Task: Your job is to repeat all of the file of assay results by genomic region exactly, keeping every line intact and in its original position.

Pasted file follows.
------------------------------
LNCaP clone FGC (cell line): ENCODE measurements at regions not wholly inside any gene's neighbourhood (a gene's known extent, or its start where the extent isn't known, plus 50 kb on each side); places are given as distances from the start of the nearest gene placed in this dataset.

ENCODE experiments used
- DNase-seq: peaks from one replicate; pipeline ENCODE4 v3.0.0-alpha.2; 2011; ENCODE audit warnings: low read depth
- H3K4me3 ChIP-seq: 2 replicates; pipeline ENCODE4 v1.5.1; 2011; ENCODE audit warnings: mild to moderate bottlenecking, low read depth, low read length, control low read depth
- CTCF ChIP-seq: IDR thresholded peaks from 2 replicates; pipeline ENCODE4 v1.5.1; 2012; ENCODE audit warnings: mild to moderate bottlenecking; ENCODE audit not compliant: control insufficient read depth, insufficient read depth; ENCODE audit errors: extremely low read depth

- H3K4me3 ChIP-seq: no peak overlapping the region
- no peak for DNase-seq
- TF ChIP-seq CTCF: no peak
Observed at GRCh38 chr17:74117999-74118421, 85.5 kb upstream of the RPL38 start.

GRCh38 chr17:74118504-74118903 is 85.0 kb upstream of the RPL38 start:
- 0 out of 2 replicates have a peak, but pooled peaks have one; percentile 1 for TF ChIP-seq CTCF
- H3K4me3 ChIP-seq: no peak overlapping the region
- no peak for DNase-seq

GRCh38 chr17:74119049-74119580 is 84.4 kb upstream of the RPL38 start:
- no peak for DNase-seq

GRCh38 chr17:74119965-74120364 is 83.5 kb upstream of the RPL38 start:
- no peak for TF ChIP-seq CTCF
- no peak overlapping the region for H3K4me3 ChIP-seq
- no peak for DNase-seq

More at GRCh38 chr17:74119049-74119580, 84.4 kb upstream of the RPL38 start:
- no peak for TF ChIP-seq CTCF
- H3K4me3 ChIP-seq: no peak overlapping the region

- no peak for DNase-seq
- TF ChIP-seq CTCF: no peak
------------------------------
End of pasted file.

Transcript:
LNCaP clone FGC (cell line): ENCODE measurements at regions not wholly inside any gene's neighbourhood (a gene's known extent, or its start where the extent isn't known, plus 50 kb on each side); places are given as distances from the start of the nearest gene placed in this dataset.

ENCODE experiments used
- DNase-seq: peaks from one replicate; pipeline ENCODE4 v3.0.0-alpha.2; 2011; ENCODE audit warnings: low read depth
- H3K4me3 ChIP-seq: 2 replicates; pipeline ENCODE4 v1.5.1; 2011; ENCODE audit warnings: mild to moderate bottlenecking, low read depth, low read length, control low read depth
- CTCF ChIP-seq: IDR thresholded peaks from 2 replicates; pipeline ENCODE4 v1.5.1; 2012; ENCODE audit warnings: mild to moderate bottlenecking; ENCODE audit not compliant: control insufficient read depth, insufficient read depth; ENCODE audit errors: extremely low read depth

- H3K4me3 ChIP-seq: no peak overlapping the region
- no peak for DNase-seq
- TF ChIP-seq CTCF: no peak
Observed at GRCh38 chr17:74117999-74118421, 85.5 kb upstream of the RPL38 start.

GRCh38 chr17:74118504-74118903 is 85.0 kb upstream of the RPL38 start:
- 0 out of 2 replicates have a peak, but pooled peaks have one; percentile 1 for TF ChIP-seq CTCF
- H3K4me3 ChIP-seq: no peak overlapping the region
- no peak for DNase-seq

GRCh38 chr17:74119049-74119580 is 84.4 kb upstream of the RPL38 start:
- no peak for DNase-seq

GRCh38 chr17:74119965-74120364 is 83.5 kb upstream of the RPL38 start:
- no peak for TF ChIP-seq CTCF
- no peak overlapping the region for H3K4me3 ChIP-seq
- no peak for DNase-seq

More at GRCh38 chr17:74119049-74119580, 84.4 kb upstream of the RPL38 start:
- no peak for TF ChIP-seq CTCF
- H3K4me3 ChIP-seq: no peak overlapping the region

- no peak for DNase-seq
- TF ChIP-seq CTCF: no peak